Client Alert

Bailout Bill Tax Provisions - An Executive Summary


On Friday, October 3, the House passed  H.R. 1424, the "Emergency Economic Stabilization Act of 2008," a controversial piece of legislation that authorizes a $700 billion financial bailout package.  The legislation, previously passed by the Senate on October 1, was immediately signed into law by the President, also on October 3.  Attached to the legislation was a package of tax extenders, one year of alternative minimum tax relief, disaster tax relief and energy tax incentives.  The legislation gives the United States Treasury authority to establish a Troubled Assets Relief Program (“TARP”) to purchase up to $700 billion in troubled assets from financial institutions with significant U.S. operations.  Many of the tax provisions included in the legislation were contained in proposed legislation previously considered by Congress this year.  Among the more significant business-related tax provisions are the following:[1]

1. Gain or loss realized by banks, savings and loan associations and certain other specified financial institutions on Fannie Mae or Freddie Mac preferred stock held on September 6, 2008 or sold or exchanged on or after January 1, 2008 and before September 7, 2008 will be treated as ordinary rather than capital gain or loss;
2. New limitations are imposed on tax deductions by financial institutions that participate in TARP for certain executive compensation payments and “golden parachute payments”;
3. The current exclusion from taxable income of the first $2 million of discharge of mortgage debt relating to a taxpayer’s primary residence is extended through the end of 2012;
4. The 30% investment tax credit for solar energy property and qualified fuel cell property, and the 10% investment tax credit for microturbines, are extended through 2016;
5. The placed-in-service date for claiming the production tax credit for electricity produced from qualified energy resources is extended, in the case of wind and refined coal facilities, through December 31, 2009, and through December 31, 2010 in the case of other energy sources;
6. New reporting rules are established effective January 1, 2011 (or later in the case of certain specified securities) requiring the reporting of customers' tax basis to the IRS by brokers for transactions involving securities such as stock, debt, commodities and derivatives and whether any resulting gain is long-term or short-term;
7. The credit for qualified research expenses that expired December 21, 2007 is extended for amounts paid or incurred before December 31, 2009.  The alternative incremental research credit is eliminated for taxable years beginning after December 31, 2008, and the alternative simplified research credit rate is increased to 14% for 2009;
8. The "active financing income" exception from Subpart F income for earnings of a "controlled foreign corporation" engaged in an active banking, financing or similar business is extended to the end of 2009;
9. The look-through rule permitting deferral of income on certain dividend, interest, rent, and royalty payments received by one "controlled foreign corporation" from a related controlled foreign corporation is extended to the end of 2009;
10. The standards under Section 6694 with respect to the imposition of a penalty on the understatement of a taxpayer's liability by a tax return preparer are amended to conform to the standards imposed on the taxpayer;
11. The provision under current law which permits "regulated investment companies," under certain circumstances, to designate all or a portion of a dividend as an "interest-related dividend" is extended to the end of 2009 (interest-related dividends received by non-U.S. persons generally are not subject to U.S. gross-basis taxation);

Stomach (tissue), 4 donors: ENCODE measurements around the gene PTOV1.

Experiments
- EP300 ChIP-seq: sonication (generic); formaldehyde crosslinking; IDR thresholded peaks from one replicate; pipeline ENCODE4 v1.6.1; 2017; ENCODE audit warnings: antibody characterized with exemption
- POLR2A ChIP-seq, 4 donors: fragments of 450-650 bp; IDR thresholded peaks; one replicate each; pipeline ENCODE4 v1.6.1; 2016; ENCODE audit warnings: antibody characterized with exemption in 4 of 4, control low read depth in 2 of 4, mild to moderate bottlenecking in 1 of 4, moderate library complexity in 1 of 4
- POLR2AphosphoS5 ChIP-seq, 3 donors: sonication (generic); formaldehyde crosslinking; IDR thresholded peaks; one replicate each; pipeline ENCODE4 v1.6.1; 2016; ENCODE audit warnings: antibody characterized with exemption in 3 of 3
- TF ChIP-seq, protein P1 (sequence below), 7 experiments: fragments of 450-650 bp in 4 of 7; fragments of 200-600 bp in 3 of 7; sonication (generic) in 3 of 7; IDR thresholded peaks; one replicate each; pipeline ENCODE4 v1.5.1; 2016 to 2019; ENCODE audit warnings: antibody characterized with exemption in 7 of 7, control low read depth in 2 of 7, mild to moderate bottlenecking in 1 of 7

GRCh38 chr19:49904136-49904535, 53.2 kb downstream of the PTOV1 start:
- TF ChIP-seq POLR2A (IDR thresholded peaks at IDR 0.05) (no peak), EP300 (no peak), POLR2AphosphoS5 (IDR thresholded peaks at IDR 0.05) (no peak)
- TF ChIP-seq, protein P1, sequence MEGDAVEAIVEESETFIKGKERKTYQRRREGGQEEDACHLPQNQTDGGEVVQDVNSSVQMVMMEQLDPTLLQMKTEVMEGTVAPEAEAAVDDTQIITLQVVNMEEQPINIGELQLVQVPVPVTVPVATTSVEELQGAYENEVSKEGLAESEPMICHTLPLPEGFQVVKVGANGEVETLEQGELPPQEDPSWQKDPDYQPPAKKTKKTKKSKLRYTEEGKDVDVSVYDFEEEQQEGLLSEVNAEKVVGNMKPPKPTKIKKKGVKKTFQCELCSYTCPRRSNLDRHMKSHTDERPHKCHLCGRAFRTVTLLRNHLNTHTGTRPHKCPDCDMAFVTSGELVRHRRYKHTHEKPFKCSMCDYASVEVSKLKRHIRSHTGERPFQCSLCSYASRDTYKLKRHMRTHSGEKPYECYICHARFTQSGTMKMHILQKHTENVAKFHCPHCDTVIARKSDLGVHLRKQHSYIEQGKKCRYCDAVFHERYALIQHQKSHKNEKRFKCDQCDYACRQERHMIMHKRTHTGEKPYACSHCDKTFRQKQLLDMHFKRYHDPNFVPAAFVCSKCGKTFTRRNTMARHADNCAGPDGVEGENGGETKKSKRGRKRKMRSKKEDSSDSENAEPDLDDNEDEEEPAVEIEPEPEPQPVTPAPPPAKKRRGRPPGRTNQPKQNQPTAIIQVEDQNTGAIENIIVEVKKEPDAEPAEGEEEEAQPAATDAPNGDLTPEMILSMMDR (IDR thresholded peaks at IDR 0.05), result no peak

12. The estate tax provision permitting a "look through" (in determining whether property of a decedent is treated as property within the United States) in the case of stock held by a decedent in a regulated investment company is extended to apply to non-resident non-citizens dying after December 31, 2007 and before January 1, 2010;
13. The inclusion of regulated investment companies as "qualified investment entities" for purposes of determining whether a distribution received by a non-United States person is treated as gain from the sale of United States real property interests subject to tax under the FIRPTA provisions has been extended through December 31, 2009; and
14. Individuals (such as hedge fund managers) that are compensated under deferred compensation programs of certain "tax indifferent parties" (such as hedge funds operating in a low or no-tax jurisdiction) will be required to currently include such compensation in income.


[1] The first three tax provisions described herein were passed into law as part of Emergency Economic Stabilization Act of 2008, the base legislation previously considered and rejected by the House.  The next three provisions were included in the “Energy Improvement and Extension Act of 2008” and the remainder were part of the “Tax Extenders and Alternative Minimum Tax Relief Act of 2008.”  The Energy Improvement and Extension Act of 2008 and the Tax Extenders and Alternative Minimum Tax Relief Act of 2008 were previously considered by the Senate and, on October 1, attached to the Emergency Economic Stabilization Act of 2008 and sent to the House for consideration as an integrated package.




Unsolicited e-mails and information sent to Morrison & Foerster will not be considered confidential, may be disclosed to others pursuant to our Privacy Policy, may not receive a response, and do not create an attorney-client relationship with Morrison & Foerster. If you are not already a client of Morrison & Foerster, do not include any confidential information in this message. Also, please note that our attorneys do not seek to practice law in any jurisdiction in which they are not properly authorized to do so.